Selfish geneology is a brilliant idea. Humans are basically hedonistic, and not just economically. We do what pleasures us, we don't do what hurts us. There seem to be a few exceptions, such as the ones DragonsDemesne mentions, but, in the end, those are simply actions based on a deeper desire. We want them to be alive, it's more important to us than our life. Much like the bee. Our higher functions get confused sometimes, because they are complicated, but, in the end, we'll never beat our genetics, no matter how we try.



posted on Sep, 24 2005 @ 07:34 PM
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Any research for a lazy gene?

I would type more but I'm too lazy.



posted on Sep, 25 2005 @ 04:30 PM
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I have had the argument of selfishness many times with various people. What the selfish theory tends to ignore is situations where it doesn't benefit the person acting at all, is a detriment to them, but benefits another person who you do not have a personal relationship with.

Giving ones own life for another human being, a perfect stranger. This happens, and not "Infrequently".

I believe that it is true that selfishness is in our genes... however, I also think that it is humanity's responsibility to be more than just the sum of our parts. If we are merely what our genes say we are, then there is nothing particularly important to existing. I like to exist, and like to think there's a reason for things BEING.

Personal experience tends to hold out for this theory.



posted on Sep, 25 2005 @ 06:27 PM
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if this is true then why do animals in a herd make large gestures to signal the rest of the herd when a predator is found. shouldn't the selfish gene make the animal do as little as possible to stand out and try to get to the center of the pack. instead they basically could be sacrificing themselves for the good of everyone else. i think this behavior does a lot to discredit the theory.



posted on Sep, 27 2005 @ 09:42 AM
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You really need to put more links in there, Vapor. While you did summarize the idea, there's a whole lot more to this than was in the summary.

For instance, "selfish" means "perpetuating the genome." Dawkins addressed a lot of the things brought up by folks in his theory.



posted on Sep, 27 2005 @ 11:44 AM
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Originally posted by DarkSide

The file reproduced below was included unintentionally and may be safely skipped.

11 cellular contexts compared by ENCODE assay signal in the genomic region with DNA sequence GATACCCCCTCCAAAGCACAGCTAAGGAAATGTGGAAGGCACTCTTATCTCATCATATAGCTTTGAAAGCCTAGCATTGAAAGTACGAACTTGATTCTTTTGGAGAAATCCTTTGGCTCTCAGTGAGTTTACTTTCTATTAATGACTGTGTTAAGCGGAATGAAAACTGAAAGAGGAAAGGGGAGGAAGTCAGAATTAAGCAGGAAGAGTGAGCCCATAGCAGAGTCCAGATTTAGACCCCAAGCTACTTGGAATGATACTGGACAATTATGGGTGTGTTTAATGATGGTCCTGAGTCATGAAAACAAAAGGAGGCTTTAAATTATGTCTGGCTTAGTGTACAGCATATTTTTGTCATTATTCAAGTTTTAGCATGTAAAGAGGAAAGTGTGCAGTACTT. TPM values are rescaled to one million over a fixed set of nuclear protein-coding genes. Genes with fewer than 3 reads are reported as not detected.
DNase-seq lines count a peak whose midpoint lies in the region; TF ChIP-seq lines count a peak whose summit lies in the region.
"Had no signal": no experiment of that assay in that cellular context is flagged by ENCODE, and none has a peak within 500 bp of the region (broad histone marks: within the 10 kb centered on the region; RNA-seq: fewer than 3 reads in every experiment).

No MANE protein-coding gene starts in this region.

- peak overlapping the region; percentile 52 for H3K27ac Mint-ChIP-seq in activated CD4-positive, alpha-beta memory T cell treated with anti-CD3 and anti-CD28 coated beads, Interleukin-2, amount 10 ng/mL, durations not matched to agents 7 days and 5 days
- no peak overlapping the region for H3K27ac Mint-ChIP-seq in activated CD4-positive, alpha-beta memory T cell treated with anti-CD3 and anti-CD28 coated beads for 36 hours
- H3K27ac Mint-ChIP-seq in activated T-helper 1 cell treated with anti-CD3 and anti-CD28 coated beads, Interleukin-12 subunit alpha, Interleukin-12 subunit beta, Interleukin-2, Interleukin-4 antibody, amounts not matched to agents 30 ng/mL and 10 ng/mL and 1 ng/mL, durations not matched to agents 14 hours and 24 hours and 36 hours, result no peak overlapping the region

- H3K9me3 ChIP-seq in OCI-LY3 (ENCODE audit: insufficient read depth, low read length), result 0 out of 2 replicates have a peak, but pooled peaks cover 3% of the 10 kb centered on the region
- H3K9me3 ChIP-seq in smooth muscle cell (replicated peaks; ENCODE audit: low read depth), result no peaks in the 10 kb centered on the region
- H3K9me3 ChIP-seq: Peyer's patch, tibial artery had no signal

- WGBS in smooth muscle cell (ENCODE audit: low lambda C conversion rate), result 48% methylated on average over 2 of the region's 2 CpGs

Originally posted by Heratix
could be a good theory..my personal take is that we have an inbuilt ability to survive..call it animal instinct to survive/procreate...it is what we exist for..its in our genes..its the reason we are all here today..IMHO..good theory..could start a good debate


[edit on 23-9-2005 by Heratix]


Well it's a very scary theory if you really think about it. Sociobiology says living beings are just containers that protect and copy genes.

Dawkin's selfish gene has nothing to do with sociobiology tho. The selfish gene is merely that genes, as replicators, can act as selected individuals, ie that that which results in an increase in the copies of a gene in the next generation will be favoured, on the level of the gene itself. It will of course be opposed if it has a negative effect on the fitness of the individual organism tho.


Dawkin's is noting that individuals can be thought of as collections of these independant genes that have evolved to work together for their own individual benefit (the 'goal' being to make more copies of themselves). Not that individuals have no real existence.


I see that a lot of people are thinking that dawkin's means that beign selfish is of benefit to people and that that is why peopel are selfish. Its strictly not what he is talking about, he isn't talking about, for example, there being a gene for 'selfishness' that is being spread throughout the population. He is talking about analyzing biology and evolution with the individual gene, a part of the whole genome, as the level of selection, whereas traditionally we think of the organism as the level of selection, the thing that is beign 'naturally selected' and who's fitness is at stake.

Here is a good unofficial website with lots of his papers:
World Of Dawkins
And here is a peice from a newspaper by him that specifically addresses the issue of how human behaviour is what gives man the ability to dominate over his genes, ie why mere possession of a gene doesn't determine man's behaviour:
How we got a head start on our animal natures


Again, i have to really emphasize, he is not saying that there is a gene 'for' selfishness and that that is why there are selfish people, by saying the 'selfish gene' he is talking about considering genes as the individual upon which selection acts.